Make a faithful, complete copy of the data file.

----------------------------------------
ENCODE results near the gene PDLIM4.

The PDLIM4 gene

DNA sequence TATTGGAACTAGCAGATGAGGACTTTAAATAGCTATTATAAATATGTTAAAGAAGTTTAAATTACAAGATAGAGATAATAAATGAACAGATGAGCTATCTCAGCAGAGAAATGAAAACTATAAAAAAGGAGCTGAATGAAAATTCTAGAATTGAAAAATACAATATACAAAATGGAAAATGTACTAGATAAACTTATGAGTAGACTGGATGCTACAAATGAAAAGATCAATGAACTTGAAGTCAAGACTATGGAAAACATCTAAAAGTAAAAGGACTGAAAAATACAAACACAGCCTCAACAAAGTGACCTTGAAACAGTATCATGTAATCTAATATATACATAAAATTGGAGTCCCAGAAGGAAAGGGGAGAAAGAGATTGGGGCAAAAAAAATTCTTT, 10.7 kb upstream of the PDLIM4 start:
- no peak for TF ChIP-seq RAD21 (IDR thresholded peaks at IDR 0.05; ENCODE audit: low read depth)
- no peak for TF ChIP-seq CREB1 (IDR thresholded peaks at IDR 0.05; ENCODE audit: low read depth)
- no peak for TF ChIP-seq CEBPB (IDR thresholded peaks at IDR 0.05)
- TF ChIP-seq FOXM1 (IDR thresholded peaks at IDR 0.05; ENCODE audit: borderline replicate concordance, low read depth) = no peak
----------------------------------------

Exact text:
ENCODE results near the gene PDLIM4.

The PDLIM4 gene

DNA sequence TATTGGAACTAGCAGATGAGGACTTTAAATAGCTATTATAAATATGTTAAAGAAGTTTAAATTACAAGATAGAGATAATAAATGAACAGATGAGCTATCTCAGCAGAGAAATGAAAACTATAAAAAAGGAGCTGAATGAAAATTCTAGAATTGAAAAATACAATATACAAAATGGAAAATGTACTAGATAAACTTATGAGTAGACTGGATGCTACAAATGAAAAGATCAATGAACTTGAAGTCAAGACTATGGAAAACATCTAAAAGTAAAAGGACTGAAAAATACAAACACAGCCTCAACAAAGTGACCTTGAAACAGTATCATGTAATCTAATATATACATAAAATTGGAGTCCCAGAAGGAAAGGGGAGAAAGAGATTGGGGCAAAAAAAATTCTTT, 10.7 kb upstream of the PDLIM4 start:
- no peak for TF ChIP-seq RAD21 (IDR thresholded peaks at IDR 0.05; ENCODE audit: low read depth)
- no peak for TF ChIP-seq CREB1 (IDR thresholded peaks at IDR 0.05; ENCODE audit: low read depth)
- no peak for TF ChIP-seq CEBPB (IDR thresholded peaks at IDR 0.05)
- TF ChIP-seq FOXM1 (IDR thresholded peaks at IDR 0.05; ENCODE audit: borderline replicate concordance, low read depth) = no peak